I hope the recent remake of Brighton Rock stirs interest in the 1947 original, which is both a fine character study and a solid piece of British film noir. Made just after the war by the Boulton Brothers, this story of razor-wielding gangsters was considered shocking in its day. Though a bit dated, it remains worth watching for its strong acting, emotional impact and truly memorable visuals (particular during some shockingly violent scenes).
Scripted by two lions of British cinema, Graham Greene and Terence Rattigan, the plot centers on a small criminal gang led by the cold hearted Pinkie Brown (A genuinely chilling Richard Attenborough). The former boss of the gang has just been murdered and Pinkie is struggling to revenge the loss while fending off internal and external threats to his control. A saintly, pretty young girl named Rose (a pitch perfect Carol Marsh in her film debut) has evidence that can put Pinkie away for a killing, but also, strangely enough, seems to be falling in love with him. Meanwhile he grapples with Catholic guilt at the life he is leading.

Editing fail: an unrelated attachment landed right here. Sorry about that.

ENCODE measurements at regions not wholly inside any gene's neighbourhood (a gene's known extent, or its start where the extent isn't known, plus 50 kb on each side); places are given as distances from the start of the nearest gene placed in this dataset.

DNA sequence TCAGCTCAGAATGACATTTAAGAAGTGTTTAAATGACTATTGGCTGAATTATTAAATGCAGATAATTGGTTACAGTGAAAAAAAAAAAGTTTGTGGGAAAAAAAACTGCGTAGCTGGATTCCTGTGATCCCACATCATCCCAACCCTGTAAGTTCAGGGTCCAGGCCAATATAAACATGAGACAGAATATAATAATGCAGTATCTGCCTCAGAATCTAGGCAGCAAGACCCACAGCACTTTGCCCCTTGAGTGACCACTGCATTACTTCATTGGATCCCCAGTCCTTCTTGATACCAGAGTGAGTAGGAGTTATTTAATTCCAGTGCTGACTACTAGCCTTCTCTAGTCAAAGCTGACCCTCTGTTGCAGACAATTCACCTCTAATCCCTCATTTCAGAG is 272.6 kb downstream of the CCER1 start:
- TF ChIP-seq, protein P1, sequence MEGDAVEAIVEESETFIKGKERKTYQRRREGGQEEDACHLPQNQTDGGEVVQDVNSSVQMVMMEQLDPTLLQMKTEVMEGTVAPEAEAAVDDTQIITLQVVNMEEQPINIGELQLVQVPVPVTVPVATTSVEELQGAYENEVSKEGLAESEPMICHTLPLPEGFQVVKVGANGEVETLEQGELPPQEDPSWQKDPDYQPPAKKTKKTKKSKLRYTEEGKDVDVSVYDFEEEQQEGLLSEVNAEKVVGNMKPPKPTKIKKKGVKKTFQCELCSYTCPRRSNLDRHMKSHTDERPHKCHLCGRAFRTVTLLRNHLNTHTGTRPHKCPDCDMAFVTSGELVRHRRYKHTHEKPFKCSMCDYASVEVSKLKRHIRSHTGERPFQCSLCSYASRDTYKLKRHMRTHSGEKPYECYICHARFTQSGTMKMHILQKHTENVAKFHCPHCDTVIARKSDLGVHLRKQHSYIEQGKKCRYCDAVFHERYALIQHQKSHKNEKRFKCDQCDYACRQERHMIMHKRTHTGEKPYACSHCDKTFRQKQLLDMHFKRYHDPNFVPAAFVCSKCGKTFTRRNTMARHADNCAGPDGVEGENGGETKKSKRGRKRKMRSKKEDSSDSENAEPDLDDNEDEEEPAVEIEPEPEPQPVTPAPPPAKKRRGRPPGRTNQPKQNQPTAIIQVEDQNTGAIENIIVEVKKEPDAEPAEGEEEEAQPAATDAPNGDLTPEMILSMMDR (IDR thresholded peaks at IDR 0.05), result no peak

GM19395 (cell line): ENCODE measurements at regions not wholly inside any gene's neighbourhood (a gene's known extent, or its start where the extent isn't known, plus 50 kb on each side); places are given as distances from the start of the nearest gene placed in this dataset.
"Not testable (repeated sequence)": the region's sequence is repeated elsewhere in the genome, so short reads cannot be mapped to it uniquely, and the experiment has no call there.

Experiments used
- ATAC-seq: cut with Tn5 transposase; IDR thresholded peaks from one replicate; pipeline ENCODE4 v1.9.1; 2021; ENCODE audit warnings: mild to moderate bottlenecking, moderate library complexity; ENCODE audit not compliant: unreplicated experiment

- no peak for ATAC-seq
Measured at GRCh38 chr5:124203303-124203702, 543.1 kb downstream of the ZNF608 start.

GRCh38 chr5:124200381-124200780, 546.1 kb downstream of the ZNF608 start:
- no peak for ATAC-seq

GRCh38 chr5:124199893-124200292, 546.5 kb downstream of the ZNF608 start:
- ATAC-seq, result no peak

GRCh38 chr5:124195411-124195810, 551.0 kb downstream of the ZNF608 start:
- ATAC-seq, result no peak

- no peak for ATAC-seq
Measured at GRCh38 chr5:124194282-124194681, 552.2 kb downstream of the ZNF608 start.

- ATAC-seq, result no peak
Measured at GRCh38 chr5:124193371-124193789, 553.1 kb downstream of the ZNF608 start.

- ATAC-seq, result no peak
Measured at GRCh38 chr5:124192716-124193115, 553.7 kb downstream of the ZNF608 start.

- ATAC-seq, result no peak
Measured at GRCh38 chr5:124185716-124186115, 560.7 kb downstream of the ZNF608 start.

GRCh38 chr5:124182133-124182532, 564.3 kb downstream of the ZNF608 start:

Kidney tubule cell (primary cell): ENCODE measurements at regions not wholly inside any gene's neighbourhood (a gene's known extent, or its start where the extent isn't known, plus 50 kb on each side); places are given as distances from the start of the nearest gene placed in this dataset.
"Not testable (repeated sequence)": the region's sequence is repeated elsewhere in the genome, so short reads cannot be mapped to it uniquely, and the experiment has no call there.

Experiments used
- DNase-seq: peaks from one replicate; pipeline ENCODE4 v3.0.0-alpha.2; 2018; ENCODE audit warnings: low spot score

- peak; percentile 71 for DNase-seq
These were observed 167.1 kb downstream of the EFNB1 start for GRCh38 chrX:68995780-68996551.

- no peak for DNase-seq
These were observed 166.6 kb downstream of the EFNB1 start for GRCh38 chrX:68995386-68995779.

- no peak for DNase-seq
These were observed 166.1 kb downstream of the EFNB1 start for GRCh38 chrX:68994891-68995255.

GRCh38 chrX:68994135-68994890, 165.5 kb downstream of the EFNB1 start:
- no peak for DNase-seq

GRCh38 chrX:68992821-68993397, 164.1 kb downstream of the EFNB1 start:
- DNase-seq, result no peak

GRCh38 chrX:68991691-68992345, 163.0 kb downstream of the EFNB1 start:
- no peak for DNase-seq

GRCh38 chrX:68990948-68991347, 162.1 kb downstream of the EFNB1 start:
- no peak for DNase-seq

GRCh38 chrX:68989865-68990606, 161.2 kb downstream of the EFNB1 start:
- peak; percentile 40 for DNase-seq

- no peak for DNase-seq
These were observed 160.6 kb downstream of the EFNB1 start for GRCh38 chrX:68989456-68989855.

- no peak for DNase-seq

As in many British dramas of the era, highly experienced actors take every advantage of the smaller roles in this movie. A pre-Dr. Who William Hartnell plays a complicated criminal who is heartless when committing violence yet develops a paternal protectiveness towards Rose. Veteran stage actor Harcourt Williams steals scene after scene as a Shakespeare quoting shyster.
Only quibble: In trying to contrast “carefree tourist Brighton” with the seedy underbelly, the film makers go overboard early in the film with annoyingly upbeat music that detracts from the mood of menace. But that trope fades out after the first 20 minutes or so, leaving the viewer plenty of time to be both fascinated and repulsed by Pinkie Brown and the criminal world which he inhabits.